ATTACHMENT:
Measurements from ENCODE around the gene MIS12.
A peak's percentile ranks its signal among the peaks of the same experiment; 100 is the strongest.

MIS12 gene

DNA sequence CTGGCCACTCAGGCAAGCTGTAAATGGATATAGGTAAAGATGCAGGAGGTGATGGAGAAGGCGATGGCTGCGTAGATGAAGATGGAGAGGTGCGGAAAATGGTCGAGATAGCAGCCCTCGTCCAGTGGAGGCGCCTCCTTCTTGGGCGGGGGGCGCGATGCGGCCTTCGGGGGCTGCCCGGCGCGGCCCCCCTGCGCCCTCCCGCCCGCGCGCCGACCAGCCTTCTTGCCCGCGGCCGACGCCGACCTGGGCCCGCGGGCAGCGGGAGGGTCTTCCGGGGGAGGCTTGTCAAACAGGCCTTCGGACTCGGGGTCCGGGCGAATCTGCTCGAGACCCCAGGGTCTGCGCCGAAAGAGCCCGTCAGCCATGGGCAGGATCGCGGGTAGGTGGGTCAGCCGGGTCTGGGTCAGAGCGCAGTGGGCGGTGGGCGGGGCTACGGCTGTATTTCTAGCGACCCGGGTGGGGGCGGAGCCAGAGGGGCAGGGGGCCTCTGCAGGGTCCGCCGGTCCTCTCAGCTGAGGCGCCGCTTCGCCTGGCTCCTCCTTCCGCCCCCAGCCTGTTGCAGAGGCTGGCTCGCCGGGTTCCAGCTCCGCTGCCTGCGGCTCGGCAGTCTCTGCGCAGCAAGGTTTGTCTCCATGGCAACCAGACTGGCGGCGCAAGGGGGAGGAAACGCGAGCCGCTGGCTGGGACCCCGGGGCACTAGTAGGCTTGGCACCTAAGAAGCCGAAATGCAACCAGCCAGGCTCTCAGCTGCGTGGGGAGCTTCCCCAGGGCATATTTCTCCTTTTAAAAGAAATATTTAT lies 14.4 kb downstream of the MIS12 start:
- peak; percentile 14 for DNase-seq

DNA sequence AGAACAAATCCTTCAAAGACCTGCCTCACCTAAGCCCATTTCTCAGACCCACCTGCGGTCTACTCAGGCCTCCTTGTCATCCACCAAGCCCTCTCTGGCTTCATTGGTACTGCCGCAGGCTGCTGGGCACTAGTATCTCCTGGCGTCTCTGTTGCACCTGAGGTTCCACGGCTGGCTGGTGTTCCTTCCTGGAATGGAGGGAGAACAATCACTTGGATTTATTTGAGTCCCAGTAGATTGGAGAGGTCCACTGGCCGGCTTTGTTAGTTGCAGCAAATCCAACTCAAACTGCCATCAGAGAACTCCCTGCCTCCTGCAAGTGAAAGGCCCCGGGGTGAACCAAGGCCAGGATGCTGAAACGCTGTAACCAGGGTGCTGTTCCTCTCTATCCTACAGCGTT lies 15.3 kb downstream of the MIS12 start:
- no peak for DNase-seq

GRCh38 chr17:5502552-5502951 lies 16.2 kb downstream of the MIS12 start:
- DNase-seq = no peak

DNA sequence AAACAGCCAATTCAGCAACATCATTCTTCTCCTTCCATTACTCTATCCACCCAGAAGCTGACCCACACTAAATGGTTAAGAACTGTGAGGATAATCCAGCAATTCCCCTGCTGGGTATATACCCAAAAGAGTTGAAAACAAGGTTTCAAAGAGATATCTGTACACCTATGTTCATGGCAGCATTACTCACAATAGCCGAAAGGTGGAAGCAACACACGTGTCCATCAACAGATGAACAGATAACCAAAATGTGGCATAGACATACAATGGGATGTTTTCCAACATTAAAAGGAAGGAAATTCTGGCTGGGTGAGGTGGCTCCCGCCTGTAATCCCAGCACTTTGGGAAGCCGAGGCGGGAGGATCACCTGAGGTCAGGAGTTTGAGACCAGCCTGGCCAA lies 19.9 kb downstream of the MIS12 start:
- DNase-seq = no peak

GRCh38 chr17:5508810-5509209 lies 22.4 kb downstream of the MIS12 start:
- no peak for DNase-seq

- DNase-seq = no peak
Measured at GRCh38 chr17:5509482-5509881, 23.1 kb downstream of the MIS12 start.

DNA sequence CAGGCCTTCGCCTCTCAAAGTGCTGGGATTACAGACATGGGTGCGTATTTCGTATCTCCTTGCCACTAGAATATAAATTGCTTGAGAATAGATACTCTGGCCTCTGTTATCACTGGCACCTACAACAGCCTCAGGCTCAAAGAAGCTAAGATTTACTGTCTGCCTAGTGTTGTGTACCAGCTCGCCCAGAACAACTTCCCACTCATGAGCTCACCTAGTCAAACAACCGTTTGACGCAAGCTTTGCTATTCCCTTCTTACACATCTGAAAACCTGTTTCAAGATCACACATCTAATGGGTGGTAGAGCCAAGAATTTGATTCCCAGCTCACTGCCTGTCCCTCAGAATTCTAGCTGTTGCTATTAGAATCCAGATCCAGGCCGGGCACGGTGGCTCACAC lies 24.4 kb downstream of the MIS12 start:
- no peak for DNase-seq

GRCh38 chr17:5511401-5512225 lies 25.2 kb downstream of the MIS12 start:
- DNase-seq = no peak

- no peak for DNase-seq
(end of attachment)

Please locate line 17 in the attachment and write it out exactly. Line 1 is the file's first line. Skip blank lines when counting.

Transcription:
- no peak for DNase-seq